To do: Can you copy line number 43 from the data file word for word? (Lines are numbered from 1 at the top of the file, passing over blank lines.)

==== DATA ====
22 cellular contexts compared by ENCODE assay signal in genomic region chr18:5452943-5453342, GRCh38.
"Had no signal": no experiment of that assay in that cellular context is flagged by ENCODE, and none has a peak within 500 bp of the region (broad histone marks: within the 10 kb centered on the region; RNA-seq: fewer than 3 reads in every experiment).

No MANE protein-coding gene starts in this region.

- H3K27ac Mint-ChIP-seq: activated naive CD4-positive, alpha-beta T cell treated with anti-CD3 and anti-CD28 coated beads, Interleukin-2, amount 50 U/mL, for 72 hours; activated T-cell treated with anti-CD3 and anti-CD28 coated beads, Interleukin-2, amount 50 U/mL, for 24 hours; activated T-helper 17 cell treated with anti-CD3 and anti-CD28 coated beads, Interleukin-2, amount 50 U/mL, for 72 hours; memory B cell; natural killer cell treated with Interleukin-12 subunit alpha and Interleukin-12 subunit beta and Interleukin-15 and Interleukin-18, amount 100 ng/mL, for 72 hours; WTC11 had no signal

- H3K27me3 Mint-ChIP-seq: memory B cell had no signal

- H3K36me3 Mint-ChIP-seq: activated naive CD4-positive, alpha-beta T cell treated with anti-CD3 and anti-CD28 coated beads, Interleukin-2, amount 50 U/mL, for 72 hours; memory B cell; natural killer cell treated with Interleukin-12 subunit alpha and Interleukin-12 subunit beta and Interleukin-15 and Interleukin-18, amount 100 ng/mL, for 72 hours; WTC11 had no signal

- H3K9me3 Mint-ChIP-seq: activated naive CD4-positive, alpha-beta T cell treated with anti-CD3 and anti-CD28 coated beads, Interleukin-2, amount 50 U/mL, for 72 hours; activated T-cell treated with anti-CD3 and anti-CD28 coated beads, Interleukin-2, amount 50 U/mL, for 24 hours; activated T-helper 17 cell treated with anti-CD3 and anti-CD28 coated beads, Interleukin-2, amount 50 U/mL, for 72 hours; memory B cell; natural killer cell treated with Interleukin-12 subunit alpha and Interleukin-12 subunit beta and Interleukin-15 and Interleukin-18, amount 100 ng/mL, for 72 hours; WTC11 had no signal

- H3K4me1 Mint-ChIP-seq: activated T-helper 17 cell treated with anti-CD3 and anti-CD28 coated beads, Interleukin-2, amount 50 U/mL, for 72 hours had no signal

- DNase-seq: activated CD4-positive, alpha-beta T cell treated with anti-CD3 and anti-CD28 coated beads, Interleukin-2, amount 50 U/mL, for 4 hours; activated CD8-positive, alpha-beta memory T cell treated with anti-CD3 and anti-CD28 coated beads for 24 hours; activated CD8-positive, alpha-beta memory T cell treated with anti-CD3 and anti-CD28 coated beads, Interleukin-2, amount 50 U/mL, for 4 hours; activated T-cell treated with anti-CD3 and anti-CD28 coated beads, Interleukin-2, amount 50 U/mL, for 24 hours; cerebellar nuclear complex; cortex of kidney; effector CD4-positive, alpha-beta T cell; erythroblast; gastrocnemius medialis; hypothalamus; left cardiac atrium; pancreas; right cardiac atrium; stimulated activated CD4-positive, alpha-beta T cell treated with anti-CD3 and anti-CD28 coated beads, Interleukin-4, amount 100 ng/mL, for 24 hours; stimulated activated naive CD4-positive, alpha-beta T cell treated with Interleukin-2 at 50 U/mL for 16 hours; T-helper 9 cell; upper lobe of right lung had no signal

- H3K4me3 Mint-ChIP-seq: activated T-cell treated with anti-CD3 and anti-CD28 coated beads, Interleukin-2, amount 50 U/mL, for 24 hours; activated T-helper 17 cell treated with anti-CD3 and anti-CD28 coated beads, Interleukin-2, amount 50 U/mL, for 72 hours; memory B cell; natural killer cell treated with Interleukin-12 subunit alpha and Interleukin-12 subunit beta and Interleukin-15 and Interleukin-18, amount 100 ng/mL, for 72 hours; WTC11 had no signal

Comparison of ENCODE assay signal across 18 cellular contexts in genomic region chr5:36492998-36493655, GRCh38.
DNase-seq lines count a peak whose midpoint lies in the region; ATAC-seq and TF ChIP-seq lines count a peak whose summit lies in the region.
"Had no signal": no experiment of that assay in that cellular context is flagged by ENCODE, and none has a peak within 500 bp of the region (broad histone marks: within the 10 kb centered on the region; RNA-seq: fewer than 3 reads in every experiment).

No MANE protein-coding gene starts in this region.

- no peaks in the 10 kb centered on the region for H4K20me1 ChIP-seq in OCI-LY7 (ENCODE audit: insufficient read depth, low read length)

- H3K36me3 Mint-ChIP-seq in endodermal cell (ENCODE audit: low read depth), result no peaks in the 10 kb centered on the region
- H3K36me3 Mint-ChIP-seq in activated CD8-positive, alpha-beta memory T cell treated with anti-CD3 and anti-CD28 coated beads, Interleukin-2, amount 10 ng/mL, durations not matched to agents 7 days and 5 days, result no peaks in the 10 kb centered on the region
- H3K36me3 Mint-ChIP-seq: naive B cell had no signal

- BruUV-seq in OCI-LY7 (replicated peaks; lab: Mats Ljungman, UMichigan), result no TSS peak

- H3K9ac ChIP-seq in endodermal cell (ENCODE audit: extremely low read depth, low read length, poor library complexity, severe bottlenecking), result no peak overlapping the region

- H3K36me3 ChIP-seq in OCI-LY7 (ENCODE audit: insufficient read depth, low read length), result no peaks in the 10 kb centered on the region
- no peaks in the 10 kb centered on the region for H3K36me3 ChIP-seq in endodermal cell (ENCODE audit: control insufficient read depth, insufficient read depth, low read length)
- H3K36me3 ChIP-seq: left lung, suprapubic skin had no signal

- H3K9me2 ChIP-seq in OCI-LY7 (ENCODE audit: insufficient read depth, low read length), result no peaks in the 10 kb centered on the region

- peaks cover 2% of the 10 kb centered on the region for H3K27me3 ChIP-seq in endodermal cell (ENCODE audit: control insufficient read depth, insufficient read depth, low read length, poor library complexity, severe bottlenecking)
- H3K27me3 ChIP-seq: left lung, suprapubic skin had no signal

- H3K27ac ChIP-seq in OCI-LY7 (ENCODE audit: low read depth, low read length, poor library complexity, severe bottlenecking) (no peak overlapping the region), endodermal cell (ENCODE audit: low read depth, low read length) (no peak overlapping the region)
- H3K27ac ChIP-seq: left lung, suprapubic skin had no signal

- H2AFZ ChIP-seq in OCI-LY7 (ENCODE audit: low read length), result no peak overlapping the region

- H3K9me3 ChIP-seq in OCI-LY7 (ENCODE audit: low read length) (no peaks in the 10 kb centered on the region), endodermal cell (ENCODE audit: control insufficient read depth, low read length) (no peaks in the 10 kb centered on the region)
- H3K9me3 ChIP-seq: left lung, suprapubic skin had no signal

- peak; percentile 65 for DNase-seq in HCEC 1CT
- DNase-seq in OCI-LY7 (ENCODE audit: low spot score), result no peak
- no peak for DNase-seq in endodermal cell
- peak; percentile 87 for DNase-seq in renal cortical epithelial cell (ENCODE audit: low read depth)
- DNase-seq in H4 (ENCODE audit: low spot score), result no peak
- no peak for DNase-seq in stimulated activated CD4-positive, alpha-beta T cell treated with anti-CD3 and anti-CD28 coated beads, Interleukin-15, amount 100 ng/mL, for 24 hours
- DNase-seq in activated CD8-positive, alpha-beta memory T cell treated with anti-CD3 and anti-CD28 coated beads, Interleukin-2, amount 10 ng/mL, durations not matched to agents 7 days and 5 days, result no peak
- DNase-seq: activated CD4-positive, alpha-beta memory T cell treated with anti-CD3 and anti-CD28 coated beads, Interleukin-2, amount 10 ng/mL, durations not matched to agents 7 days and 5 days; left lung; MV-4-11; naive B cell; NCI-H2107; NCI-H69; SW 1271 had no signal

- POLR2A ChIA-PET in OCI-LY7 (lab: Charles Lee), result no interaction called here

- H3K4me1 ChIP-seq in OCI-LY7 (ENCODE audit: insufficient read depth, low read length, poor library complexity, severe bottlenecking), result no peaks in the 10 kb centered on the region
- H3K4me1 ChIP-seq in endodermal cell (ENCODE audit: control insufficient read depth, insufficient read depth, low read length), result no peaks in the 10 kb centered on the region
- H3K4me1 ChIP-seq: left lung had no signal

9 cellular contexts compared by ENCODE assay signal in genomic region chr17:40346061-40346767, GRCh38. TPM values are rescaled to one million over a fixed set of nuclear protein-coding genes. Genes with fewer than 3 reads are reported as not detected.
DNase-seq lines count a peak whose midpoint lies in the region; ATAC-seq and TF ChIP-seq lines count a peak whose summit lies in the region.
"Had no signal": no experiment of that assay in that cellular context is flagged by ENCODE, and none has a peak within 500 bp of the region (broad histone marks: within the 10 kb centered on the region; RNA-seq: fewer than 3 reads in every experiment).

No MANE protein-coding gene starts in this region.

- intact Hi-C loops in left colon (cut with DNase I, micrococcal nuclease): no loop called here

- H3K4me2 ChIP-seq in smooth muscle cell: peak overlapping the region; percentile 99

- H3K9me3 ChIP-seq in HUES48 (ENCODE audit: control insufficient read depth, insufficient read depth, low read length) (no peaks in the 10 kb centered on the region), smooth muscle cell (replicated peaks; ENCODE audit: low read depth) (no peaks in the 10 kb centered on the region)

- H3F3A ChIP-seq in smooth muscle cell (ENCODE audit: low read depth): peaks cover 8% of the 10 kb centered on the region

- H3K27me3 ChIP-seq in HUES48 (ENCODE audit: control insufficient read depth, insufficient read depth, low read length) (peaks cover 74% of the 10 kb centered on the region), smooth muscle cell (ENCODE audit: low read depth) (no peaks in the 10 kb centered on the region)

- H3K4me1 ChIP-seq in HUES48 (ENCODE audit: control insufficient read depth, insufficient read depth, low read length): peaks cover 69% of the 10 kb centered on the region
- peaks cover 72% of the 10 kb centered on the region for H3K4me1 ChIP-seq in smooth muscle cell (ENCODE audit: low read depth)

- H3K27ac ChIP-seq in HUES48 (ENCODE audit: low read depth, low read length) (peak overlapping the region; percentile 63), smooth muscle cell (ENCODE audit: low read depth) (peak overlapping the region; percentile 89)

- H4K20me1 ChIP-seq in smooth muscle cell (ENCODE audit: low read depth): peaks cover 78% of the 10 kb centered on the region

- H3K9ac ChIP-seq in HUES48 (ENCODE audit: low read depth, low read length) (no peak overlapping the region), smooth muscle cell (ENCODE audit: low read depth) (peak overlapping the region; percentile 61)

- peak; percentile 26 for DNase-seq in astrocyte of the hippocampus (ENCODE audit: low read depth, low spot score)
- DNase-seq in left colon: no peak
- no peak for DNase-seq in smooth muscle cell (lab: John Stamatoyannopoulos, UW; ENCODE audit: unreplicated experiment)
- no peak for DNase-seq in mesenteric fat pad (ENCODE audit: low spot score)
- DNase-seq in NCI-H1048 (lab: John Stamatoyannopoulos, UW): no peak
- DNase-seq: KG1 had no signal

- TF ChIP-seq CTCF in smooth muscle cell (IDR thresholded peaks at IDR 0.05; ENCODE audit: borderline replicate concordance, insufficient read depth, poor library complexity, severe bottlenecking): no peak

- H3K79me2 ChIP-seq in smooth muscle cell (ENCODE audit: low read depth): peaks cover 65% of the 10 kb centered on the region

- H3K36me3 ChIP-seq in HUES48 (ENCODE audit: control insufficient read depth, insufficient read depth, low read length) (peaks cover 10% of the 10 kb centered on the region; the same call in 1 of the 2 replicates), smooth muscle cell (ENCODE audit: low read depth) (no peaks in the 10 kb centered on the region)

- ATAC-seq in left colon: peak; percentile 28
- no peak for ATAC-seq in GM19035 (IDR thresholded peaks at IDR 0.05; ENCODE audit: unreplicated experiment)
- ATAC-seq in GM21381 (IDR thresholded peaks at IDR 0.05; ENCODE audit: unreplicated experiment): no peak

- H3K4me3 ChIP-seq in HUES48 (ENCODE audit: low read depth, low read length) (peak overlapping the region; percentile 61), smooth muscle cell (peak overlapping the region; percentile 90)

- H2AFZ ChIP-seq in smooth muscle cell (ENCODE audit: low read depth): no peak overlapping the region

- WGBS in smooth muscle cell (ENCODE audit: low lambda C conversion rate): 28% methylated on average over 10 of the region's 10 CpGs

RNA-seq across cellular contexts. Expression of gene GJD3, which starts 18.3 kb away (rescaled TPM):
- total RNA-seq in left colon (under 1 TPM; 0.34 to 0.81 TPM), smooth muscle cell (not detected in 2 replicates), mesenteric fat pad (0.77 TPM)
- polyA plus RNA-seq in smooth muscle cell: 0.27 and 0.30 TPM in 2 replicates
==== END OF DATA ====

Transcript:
- H3K4me1 ChIP-seq: left lung had no signal